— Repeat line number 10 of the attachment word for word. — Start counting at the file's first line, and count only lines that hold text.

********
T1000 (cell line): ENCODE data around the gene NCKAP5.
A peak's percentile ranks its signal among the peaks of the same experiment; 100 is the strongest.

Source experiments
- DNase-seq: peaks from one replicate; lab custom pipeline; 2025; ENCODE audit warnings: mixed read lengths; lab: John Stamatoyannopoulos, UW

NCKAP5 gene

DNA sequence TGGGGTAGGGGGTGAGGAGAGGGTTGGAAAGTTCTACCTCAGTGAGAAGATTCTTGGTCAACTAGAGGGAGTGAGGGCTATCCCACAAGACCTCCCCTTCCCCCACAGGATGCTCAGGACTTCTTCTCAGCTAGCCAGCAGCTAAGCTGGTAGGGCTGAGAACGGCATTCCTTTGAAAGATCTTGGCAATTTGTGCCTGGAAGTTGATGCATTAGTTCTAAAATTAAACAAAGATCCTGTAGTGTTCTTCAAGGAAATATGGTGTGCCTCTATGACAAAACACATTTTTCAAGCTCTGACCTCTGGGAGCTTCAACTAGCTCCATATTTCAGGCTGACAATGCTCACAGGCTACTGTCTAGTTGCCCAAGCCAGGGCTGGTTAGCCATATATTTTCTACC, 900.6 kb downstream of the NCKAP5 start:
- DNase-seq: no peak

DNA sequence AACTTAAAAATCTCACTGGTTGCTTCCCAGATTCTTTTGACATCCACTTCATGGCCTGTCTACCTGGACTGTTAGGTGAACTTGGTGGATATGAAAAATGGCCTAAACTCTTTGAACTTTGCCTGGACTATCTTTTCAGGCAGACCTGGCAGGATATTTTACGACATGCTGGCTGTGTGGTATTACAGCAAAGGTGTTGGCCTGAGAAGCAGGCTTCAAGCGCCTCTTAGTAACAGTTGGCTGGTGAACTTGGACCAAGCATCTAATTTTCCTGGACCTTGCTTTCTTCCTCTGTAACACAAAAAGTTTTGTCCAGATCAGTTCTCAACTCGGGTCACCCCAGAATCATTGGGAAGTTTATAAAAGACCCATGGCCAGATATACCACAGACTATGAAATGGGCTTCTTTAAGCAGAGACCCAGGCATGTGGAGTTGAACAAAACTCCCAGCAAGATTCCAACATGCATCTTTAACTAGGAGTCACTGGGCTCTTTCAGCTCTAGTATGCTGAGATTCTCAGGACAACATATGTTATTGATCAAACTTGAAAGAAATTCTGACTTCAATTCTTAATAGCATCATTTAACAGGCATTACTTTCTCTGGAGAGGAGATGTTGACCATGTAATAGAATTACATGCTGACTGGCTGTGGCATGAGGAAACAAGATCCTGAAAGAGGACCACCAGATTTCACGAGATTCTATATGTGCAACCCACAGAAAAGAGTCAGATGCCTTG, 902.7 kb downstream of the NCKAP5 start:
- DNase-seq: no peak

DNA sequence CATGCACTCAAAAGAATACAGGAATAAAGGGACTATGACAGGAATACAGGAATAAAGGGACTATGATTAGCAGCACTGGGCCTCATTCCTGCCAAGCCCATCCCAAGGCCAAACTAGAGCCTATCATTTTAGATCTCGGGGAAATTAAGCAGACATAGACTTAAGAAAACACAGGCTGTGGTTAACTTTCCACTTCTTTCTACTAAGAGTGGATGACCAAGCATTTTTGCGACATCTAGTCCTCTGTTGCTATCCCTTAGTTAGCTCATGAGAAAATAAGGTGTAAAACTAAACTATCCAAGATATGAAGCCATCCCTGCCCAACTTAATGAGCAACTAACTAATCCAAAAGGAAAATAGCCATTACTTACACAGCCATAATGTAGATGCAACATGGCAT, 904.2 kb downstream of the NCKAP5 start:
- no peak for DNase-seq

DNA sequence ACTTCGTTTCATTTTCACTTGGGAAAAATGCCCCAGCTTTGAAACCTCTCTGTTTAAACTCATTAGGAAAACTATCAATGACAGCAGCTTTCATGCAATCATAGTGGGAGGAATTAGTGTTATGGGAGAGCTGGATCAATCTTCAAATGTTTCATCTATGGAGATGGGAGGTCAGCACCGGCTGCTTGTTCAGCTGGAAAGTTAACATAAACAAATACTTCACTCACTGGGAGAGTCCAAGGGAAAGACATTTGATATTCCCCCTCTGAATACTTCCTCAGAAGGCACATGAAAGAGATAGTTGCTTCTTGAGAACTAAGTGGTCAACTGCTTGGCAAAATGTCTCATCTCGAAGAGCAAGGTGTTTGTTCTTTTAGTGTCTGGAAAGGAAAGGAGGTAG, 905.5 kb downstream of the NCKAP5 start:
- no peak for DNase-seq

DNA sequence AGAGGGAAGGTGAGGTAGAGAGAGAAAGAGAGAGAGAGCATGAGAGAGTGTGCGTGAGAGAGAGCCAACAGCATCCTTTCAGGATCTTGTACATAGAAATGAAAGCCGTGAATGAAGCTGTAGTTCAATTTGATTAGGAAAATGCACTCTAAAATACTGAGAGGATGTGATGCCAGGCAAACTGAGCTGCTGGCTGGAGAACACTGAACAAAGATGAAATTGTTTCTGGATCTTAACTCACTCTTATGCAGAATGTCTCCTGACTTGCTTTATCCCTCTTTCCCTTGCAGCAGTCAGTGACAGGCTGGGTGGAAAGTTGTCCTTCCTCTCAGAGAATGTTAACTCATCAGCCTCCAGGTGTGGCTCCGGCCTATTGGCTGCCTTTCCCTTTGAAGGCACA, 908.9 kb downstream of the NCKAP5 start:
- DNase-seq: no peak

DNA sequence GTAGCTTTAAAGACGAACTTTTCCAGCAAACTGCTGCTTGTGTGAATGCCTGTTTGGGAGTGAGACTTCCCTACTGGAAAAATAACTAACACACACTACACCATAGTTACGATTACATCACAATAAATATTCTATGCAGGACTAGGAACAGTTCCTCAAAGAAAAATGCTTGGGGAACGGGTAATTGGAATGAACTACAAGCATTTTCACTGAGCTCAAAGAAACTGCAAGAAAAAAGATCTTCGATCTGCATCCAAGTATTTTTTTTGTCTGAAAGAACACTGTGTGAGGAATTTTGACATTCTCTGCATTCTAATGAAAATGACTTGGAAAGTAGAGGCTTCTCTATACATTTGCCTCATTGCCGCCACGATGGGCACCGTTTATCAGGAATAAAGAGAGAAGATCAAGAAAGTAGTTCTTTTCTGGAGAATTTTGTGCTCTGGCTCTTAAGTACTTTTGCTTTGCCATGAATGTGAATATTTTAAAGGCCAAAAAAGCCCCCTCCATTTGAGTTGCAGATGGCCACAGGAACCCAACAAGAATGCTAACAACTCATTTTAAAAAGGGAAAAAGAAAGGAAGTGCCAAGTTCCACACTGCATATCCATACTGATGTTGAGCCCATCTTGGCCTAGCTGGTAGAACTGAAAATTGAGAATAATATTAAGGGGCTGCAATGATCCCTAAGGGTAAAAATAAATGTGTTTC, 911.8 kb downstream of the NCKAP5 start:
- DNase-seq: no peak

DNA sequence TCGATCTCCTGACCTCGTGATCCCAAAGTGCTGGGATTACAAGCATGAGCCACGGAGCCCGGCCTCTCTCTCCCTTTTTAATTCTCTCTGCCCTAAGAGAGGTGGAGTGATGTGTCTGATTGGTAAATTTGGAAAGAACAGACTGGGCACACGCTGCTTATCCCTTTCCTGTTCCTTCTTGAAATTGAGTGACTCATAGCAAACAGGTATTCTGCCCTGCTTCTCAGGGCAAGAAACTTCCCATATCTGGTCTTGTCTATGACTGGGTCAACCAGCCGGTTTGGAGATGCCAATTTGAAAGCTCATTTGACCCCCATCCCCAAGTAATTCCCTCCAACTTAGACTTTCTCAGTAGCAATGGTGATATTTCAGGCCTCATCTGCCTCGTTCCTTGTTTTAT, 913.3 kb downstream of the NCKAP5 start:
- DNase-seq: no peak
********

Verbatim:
DNA sequence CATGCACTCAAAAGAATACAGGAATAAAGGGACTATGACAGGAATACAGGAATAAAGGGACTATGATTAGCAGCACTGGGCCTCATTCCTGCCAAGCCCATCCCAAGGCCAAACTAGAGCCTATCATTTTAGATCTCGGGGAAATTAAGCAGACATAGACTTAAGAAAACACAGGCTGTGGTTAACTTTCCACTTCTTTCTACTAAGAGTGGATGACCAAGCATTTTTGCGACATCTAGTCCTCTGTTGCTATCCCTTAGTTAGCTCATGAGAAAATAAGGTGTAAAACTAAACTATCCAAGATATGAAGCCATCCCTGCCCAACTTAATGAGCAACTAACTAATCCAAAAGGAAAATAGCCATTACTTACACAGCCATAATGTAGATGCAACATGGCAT, 904.2 kb downstream of the NCKAP5 start: